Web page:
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EF-111A Raven

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EF-111A Raven
The EF-111A Raven electronic warfare variant.
Type Electronic-warfare
Manufacturer General Dynamics, conversion by Grumman
Maiden flight 1977-03-10
Retired 1998
Status Retired
Primary user United States Air Force
Number built 42
Unit cost US$15 million + $25 million each for conversion[1]
Developed from General Dynamics F-111

The General Dynamics/Grumman EF-111A Raven was an electronic warfare aircraft designed to replace the obsolete Douglas EB-66 in the United States Air Force. Its crews and maintainers often called it the "Spark-Vark," a play on the F-111's "Aardvark" nickname.

In 1972, the USAF paid Grumman to convert some existing F-111As into electronic warfare/ECM aircraft. The USAF had considered the Navy Grumman EA-6B Prowler, but was reluctant to adopt a Navy aircraft. Ironically, after the EF-111 retired in the 1990s, the Air Force began depending on Navy and Marine Corps EA-6B squadrons for electronic warfare.


A contract to create EF-111As from existing F-111A airframes was awarded to Grumman in 1974. The first fully equipped model, known then as the "Electric Fox", flew on March 10, 1977, and deliveries to combat units began in 1981. A total of 42 airframes were converted at a total cost of $1.5 billion, the last delivered in 1985. [1] Each F-111A cost US$15 million, with each conversion costing US$25 million.[1] The EF-111A received the official popular name Raven, although in service it acquired the nickname "Spark 'Vark".


File:EF-111A and F-111F in flight.jpg
EF-111A Raven in the foreground carrying a fixed tail pod for receiving and a fixed transmitting pod on underside.

The Raven retained the F-111A's navigation systems, with a revised AN/APQ-160 radar primarily for ground mapping. The primary feature of the Raven, however, was the Raytheon AN/ALQ-99E jamming system, developed from the Navy's ALQ-99 on the Prowler. Its primary electronics were installed in the weapons bay, with transmitters fitted in a 16 ft (5 m) long ventral "canoe" radome; the complete installation weighed some 6,000 lb (2,723 kg). Receivers were installed in a fin-tip pod, or "football," similar to that of the EA-6B. The aircraft's electrical and cooling systems had to be extensively upgraded to support this equipment. The cockpit was also rearranged, with all flight and navigation displays relocated to the pilot's side, and flight controls except throttles being removed from the other seat, where the electronic warfare officer's instrumentation and controls were installed.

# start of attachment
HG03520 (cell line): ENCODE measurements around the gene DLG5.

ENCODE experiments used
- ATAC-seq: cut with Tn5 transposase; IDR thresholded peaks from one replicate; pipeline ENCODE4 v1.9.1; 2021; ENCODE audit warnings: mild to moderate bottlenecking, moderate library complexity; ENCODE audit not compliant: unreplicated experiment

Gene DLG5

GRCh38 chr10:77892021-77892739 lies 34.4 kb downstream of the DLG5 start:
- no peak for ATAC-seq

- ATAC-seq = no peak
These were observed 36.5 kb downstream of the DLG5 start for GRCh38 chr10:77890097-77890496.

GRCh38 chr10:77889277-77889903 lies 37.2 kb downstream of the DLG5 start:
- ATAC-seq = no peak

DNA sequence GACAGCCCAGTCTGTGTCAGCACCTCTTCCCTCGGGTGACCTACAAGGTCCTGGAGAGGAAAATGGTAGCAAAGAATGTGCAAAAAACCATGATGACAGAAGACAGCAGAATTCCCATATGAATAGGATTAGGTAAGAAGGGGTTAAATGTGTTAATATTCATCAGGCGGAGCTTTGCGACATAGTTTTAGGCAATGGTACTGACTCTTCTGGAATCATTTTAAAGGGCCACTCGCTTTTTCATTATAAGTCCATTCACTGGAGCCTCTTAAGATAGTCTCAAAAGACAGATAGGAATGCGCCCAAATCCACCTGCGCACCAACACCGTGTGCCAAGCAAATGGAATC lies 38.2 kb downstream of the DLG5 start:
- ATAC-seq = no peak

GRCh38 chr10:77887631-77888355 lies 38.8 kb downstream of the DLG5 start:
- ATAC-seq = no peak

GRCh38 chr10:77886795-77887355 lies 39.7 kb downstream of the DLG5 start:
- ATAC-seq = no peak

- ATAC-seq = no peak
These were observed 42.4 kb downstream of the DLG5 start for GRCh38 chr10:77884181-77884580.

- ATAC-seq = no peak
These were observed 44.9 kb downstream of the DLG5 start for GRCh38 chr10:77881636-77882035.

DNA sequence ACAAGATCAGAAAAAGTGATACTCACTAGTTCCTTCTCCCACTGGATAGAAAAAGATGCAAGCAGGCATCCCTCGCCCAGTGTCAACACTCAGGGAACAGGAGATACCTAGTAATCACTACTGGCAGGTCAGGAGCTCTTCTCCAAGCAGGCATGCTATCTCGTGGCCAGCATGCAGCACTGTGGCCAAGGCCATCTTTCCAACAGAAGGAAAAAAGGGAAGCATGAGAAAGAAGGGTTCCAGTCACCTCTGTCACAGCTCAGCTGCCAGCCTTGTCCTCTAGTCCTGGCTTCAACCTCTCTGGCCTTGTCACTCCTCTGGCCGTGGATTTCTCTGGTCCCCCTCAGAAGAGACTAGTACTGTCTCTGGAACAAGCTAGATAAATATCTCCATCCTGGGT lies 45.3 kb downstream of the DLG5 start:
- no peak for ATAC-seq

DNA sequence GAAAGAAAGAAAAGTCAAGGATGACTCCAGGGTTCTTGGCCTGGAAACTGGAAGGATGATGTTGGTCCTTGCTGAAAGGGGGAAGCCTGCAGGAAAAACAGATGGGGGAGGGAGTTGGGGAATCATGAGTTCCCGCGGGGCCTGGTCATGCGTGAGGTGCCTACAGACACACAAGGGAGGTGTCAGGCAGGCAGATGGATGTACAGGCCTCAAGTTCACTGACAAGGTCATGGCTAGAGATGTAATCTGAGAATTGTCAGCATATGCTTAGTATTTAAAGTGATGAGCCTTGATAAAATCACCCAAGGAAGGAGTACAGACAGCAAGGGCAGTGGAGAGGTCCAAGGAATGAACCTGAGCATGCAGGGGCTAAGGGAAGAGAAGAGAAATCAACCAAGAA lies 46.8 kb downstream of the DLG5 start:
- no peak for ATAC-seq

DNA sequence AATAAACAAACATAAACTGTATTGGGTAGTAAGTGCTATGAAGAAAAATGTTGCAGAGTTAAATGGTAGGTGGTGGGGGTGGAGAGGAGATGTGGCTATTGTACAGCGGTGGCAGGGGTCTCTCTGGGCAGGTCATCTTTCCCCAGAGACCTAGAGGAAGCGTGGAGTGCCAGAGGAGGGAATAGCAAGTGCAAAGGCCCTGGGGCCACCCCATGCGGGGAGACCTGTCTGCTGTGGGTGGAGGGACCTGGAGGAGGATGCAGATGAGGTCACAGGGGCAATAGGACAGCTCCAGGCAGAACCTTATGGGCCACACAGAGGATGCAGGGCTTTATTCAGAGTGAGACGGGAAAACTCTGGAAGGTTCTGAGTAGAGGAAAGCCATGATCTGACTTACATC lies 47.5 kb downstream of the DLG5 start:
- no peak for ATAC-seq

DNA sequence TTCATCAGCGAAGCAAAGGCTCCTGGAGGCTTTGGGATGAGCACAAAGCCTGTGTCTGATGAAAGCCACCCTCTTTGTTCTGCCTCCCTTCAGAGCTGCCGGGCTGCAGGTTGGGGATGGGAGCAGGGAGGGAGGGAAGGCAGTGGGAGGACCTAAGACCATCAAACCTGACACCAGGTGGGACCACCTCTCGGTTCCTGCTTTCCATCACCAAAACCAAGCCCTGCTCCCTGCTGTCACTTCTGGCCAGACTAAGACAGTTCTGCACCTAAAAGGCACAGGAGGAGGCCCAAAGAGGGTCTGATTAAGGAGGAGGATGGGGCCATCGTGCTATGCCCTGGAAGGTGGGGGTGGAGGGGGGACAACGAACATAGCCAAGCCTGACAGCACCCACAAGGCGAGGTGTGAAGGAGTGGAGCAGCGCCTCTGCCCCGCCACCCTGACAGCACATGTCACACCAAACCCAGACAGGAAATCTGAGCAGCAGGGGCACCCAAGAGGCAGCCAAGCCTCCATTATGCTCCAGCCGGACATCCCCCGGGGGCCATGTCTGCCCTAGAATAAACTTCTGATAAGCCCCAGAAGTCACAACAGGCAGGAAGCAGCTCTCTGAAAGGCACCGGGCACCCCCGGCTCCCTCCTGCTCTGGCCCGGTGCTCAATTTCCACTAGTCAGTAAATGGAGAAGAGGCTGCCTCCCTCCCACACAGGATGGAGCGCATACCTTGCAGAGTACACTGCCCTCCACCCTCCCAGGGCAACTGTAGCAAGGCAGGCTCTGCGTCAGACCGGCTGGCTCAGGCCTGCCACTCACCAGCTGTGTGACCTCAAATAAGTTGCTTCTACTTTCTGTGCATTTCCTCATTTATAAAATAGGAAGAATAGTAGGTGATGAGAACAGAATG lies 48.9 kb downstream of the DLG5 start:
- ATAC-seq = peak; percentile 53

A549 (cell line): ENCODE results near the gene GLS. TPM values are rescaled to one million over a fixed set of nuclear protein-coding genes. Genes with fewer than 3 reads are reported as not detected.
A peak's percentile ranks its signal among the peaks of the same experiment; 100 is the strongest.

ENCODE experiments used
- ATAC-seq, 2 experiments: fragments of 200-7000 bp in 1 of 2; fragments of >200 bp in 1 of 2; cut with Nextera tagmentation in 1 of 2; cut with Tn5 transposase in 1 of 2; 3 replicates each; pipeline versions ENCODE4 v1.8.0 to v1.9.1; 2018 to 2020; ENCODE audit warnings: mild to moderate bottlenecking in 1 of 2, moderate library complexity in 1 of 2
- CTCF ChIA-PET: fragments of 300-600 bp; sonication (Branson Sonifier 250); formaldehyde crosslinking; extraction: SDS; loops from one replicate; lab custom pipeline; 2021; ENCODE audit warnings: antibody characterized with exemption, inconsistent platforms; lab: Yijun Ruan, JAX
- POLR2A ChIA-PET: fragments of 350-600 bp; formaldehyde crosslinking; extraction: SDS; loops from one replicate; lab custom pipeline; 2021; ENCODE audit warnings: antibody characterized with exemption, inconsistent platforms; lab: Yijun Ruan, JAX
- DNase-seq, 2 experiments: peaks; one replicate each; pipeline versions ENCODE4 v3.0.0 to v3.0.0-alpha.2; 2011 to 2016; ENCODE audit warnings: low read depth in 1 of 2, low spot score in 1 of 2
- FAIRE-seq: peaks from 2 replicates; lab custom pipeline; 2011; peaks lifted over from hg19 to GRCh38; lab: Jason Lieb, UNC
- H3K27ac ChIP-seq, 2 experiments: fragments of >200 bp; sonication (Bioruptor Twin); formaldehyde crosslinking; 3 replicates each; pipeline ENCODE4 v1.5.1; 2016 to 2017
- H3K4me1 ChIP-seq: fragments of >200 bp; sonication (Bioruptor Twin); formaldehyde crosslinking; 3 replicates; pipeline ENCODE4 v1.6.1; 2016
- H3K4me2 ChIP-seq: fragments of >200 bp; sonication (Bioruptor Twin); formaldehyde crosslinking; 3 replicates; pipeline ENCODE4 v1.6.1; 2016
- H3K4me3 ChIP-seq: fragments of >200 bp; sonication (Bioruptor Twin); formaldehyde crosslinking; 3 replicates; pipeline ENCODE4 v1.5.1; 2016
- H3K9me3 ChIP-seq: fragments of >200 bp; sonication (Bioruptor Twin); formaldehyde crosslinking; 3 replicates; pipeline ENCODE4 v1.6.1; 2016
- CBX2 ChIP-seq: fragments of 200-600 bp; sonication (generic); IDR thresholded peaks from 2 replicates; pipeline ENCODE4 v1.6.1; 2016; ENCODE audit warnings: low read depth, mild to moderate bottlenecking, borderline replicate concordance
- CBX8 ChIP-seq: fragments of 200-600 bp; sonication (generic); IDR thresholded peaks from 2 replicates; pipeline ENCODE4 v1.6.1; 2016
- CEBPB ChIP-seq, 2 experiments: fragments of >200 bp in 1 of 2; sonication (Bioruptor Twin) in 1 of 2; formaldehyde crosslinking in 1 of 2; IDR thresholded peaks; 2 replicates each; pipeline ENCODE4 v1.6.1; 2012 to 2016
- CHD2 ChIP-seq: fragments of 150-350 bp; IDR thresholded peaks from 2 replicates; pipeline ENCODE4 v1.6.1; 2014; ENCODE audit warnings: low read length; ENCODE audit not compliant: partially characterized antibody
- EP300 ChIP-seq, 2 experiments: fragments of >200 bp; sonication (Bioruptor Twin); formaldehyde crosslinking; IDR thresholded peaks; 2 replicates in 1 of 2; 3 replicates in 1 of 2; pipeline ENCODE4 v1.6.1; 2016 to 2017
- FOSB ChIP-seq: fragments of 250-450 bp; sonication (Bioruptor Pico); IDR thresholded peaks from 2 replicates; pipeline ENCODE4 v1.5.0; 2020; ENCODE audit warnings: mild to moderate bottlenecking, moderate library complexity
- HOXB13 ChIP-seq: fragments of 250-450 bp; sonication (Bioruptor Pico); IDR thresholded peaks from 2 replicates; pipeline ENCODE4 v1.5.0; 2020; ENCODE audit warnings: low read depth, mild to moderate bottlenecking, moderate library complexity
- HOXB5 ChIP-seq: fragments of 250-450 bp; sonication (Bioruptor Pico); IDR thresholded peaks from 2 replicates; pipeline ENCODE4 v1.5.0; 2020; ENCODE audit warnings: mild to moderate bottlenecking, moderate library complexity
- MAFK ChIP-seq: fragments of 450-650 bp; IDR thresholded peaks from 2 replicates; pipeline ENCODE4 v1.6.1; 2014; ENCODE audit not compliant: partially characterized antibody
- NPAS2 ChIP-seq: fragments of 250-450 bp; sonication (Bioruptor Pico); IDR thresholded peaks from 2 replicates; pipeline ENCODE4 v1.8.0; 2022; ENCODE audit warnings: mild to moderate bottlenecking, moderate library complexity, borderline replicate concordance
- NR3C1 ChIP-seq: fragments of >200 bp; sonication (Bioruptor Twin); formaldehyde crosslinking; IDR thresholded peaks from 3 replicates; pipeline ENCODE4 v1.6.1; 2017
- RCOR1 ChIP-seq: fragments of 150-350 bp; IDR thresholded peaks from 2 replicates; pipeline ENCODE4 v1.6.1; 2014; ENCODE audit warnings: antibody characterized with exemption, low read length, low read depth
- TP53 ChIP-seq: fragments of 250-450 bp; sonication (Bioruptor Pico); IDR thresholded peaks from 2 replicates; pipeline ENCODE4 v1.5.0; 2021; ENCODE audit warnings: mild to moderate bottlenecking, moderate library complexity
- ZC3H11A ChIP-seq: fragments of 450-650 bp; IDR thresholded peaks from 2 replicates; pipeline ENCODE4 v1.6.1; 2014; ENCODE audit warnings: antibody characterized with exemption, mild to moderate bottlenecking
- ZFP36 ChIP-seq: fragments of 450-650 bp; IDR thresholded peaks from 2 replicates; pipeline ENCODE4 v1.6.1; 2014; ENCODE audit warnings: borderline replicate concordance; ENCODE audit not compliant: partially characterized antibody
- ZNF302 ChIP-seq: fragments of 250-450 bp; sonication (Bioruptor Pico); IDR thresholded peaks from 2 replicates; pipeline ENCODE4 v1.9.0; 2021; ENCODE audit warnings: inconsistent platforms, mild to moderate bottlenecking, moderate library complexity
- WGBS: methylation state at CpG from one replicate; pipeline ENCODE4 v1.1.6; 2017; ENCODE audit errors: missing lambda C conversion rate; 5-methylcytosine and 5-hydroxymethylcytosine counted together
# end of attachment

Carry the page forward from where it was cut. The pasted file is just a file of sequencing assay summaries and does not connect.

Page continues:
EF-111s were unarmed, although a few sources indicated that the inner wing pylons could be fitted to allow carriage of AIM-9 Sidewinders for self-defense[citation needed]. The aircraft's considerable speed and acceleration were its main means of self-defense. The EF-111 was not capable of firing anti-radiation missiles in the lethal SEAD role, which was a tactical limitation.

In 1986 the EF-111A's engines were upgraded to the more powerful TF30-P-9 of the -D model, with 12,000 lbf (53.4 kN) dry and 18,500 lbf (82.3 kN) afterburning thrust.[citation needed]

From 1987 to 1994 the Spark 'Vark underwent an Avionics Modernization Program (AMP), similar to the Pacer Strike program for the F model. This added a dual AN/ASN-41 ring laser gyroscope INS, AN/APN-218 Doppler radar, and an updated AN/APQ-146 terrain-following radar. Cockpit displays were upgraded with multi-function displays borrowed from the F-16 Fighting Falcon.

Combat service

File:EF-111A Ravens Saudi Arabia.jpg
Two EF-111A Ravens deployed to Saudi Arabia.